GALEN HOLLEY: This isn’t exactly ‘Rolling Stone’-caliber copy

By Galen Holley/NEMS Daily Journal

Kieffer and I have been batting a phrase back and forth between us all week. I happened across it at about 2 a.m., thumbing through a book to make myself sleepy.
The light bulb came on when I saw it, and I knew Chris would think it was neat, but not neat enough to wake him in the middle of the night.
“Well, it’s better than Ezra learning to play the bassoon,” Kieffer told me Wednesday night, with a kind of smarmy grin, as I was walking out the door of the paper.
He was making a backhanded remark about something I’d written.
Anyway, the phrase is on page 93 of “A Moveable Feast,” by Ernest Hemingway.
“Better than Ezra,” as those better read than I know, refers to poet Ezra Pound and what Hemingway tells us was his dalliance with all things creative while part of the expatriate tribe in Paris.
Apparently he even dabbled in playing classical music.
Oh Ezra, you drug fiend, what are we going to do with you?
Kieffer and I connect the phrase with a band, a trio of guys who I believe went to school together at LSU and made a pretty good run at rock super stardom a few years back. They’ve had a couple of big songs on the radio, but for the most part their fan base is white guys my age who still like to think they can be mistaken for students when they find themselves, say, on the Ole Miss campus doing a story.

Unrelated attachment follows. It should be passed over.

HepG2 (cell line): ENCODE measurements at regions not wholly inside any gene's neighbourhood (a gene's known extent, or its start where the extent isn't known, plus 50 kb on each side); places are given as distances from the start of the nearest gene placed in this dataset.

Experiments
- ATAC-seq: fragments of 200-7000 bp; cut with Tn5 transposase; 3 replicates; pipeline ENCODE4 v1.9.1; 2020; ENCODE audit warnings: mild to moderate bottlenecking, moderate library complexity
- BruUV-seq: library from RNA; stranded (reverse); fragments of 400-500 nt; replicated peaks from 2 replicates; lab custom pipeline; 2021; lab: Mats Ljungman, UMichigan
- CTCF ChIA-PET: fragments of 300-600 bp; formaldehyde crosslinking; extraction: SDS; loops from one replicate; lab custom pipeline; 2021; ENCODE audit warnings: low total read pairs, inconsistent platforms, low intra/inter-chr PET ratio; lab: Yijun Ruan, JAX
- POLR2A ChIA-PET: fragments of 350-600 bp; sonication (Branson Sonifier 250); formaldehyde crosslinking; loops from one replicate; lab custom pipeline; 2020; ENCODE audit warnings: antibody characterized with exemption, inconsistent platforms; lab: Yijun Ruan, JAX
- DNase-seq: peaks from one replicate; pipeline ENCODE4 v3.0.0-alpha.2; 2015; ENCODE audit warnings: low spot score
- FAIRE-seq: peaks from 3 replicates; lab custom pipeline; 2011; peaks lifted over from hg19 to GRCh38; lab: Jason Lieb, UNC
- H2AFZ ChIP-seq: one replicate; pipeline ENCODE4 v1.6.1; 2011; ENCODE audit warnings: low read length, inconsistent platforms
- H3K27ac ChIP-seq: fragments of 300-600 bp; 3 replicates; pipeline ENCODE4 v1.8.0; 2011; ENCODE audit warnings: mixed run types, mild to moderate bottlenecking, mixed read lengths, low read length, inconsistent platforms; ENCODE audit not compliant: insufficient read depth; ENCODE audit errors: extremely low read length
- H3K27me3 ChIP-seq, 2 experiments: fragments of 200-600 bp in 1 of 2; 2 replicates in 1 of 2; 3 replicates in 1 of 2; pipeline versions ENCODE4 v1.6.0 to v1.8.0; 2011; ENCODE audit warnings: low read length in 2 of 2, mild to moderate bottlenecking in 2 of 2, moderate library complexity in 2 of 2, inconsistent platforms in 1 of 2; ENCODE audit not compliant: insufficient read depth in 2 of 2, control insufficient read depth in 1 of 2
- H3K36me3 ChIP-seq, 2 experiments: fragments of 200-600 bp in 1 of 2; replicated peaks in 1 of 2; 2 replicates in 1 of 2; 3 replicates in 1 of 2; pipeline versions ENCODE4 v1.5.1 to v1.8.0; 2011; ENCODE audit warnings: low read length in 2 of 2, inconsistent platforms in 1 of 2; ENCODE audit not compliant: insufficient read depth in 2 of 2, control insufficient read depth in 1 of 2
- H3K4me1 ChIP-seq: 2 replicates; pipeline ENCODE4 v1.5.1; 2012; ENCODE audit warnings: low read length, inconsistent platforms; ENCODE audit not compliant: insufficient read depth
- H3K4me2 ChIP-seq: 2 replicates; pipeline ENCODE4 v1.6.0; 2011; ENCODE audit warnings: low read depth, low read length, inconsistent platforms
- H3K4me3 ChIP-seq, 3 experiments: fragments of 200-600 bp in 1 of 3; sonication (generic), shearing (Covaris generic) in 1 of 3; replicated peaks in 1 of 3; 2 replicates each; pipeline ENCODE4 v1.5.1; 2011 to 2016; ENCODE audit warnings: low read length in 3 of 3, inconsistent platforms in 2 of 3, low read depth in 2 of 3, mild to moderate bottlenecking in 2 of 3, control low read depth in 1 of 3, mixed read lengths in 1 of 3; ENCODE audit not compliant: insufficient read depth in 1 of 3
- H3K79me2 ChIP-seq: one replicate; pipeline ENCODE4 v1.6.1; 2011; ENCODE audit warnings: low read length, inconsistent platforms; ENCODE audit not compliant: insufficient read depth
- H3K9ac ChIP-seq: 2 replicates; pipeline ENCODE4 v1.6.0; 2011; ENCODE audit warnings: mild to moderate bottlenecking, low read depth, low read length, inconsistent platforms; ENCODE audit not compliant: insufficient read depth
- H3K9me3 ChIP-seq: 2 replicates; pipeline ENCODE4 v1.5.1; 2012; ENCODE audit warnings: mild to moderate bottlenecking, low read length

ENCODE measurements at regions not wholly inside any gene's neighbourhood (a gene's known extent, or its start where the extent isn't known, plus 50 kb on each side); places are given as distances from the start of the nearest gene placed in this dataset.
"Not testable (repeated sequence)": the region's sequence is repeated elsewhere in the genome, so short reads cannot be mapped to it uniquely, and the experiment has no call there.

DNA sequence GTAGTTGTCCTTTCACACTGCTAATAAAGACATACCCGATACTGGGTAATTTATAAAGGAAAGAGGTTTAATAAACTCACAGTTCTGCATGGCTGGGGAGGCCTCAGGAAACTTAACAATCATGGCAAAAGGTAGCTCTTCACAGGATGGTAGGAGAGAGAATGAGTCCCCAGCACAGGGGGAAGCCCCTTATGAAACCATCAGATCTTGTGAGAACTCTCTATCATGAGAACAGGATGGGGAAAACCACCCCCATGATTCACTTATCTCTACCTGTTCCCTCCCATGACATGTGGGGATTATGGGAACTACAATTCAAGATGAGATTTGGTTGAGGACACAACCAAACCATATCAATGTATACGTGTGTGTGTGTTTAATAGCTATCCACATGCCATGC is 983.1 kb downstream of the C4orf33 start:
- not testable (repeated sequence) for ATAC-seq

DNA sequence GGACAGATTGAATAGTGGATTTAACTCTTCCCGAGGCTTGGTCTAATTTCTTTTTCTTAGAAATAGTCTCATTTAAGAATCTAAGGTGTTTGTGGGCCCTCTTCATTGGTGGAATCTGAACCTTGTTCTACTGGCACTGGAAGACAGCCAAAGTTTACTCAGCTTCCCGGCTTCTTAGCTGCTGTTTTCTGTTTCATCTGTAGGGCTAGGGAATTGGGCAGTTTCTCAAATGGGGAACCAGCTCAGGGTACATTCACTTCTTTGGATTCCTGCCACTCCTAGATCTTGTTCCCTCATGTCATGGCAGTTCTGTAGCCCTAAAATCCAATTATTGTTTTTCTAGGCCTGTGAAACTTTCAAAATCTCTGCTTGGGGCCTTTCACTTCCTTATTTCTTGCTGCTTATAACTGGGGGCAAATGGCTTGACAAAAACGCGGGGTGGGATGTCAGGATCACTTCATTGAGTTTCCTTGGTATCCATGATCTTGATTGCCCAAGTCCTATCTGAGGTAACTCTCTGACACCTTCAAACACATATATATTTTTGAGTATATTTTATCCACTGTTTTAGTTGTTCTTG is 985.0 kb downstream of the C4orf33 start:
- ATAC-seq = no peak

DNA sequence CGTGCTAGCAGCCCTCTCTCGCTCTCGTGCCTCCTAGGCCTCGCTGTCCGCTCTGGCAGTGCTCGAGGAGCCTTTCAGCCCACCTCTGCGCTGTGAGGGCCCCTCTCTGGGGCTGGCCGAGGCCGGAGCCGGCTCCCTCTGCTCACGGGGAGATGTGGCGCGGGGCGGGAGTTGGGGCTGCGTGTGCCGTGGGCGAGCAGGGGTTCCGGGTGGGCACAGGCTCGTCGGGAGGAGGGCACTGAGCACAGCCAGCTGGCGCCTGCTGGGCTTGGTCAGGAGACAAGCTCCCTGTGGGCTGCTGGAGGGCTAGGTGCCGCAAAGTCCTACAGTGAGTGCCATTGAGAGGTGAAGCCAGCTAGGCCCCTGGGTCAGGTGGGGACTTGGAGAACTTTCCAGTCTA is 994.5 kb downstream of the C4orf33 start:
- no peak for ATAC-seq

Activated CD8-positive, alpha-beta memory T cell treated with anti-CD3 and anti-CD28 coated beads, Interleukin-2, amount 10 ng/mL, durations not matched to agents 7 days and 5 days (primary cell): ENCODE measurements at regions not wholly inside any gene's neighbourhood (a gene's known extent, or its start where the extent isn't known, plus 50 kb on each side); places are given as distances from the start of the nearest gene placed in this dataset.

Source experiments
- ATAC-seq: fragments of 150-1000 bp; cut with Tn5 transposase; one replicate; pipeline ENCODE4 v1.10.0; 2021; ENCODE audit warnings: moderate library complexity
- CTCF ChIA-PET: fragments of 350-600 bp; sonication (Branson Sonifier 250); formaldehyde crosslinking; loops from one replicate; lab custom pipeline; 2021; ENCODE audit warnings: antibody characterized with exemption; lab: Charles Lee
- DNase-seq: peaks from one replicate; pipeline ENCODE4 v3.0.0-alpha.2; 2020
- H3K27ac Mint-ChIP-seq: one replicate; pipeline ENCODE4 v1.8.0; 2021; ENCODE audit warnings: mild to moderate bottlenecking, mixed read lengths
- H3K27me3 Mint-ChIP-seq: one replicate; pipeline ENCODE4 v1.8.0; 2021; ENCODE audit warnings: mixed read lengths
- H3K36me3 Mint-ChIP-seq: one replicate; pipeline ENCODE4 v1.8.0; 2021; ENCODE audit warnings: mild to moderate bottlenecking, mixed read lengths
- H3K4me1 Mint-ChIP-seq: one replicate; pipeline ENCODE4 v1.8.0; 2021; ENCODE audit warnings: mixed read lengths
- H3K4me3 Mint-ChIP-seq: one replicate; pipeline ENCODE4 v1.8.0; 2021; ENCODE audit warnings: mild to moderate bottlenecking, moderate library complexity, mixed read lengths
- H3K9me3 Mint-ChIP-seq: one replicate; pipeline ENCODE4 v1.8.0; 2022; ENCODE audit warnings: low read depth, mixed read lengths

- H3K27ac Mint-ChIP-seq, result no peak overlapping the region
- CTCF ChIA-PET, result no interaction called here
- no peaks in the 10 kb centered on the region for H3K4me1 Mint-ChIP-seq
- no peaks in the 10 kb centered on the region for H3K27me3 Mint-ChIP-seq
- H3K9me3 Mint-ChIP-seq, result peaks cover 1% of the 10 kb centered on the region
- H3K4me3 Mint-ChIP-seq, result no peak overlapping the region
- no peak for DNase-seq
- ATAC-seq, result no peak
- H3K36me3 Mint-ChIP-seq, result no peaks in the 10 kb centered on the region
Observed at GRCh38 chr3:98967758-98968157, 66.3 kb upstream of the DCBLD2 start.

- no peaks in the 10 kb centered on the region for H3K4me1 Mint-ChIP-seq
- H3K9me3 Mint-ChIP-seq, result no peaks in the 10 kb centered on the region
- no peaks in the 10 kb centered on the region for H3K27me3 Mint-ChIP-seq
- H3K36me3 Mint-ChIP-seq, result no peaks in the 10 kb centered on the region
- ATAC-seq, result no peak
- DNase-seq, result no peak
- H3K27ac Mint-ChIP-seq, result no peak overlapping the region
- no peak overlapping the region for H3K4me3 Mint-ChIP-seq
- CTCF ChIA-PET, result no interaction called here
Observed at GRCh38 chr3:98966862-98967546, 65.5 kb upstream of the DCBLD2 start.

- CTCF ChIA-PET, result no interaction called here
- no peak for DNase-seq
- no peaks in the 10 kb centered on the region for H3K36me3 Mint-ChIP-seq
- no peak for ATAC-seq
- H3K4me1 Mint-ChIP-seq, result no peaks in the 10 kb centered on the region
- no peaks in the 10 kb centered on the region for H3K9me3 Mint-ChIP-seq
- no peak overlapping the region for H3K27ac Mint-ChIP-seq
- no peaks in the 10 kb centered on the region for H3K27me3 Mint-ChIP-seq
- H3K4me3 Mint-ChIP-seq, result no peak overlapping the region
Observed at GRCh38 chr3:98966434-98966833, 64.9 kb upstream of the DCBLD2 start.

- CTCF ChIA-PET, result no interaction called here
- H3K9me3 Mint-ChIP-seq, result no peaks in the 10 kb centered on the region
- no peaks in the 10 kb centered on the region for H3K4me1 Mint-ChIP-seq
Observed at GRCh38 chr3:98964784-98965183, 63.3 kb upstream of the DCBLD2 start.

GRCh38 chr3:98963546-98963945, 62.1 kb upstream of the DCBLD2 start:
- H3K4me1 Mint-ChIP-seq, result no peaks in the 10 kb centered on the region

Better Than Ezra is pretty good. They played a free show in The Grove one night while I was in school and the lead singer, who everybody, of course, calls “Ezra,” much like “Hootie,” but is really named Kevin, got really mad because some idiot frat boy all hopped up on Shiner Bock hit him with a quarter.
I understood Ezra’s – uh, Kevin’s – anger, and I wasn’t offended by his cursing.
I’ve read “A Moveable Feast” probably three times, but somehow I never made the connection. Chris and I can’t prove it, but we’re reasonably sure the band took its name from the passage. I mean, it refers to music, right? It has to be.
Chris and I used the Google and, as we all know, the Internet doesn’t lie.
Ah, the Google, the journalist’s best friend.
“Better Than Ezra” is a good band, but I’ve never really trusted my own taste in music. I read somewhere that Gonzo journalist, Hunter Thompson, loved maudlin junk like “Candle in the Wind” by Elton John, that he’d listen to it over and over when he wrote. That makes me feel better.
Ezra has a lot of good songs, but my favorite is the one I’m sure they’re sick of playing. Leave it to me to choose the most worn-out, threadbare song in their repertoire. The song is kind of weepy and sounds like the musical equivalent of a Norman Rockwell painting. It’s so simple, musically, that the band probably feels a little guilty about making all that money off it, like “Every rose has its thorn,” by Poison – though I can’t imagine Poison feeling guilty about anything.
It’s called “This Time of Year,” and I’ve heard the band refer to it as their campfire song.
“There’s a football in the air,” it says. “Just like a Friday afternoon. Yeah you can go there if you want, though it fades too soon.”
That’s not bad poetry. Ezra would be proud, I think. Not bad at all, considering these guys went to LSU.

Contact Daily Journal religion editor Galen Holleyat (662) 678-1510 or

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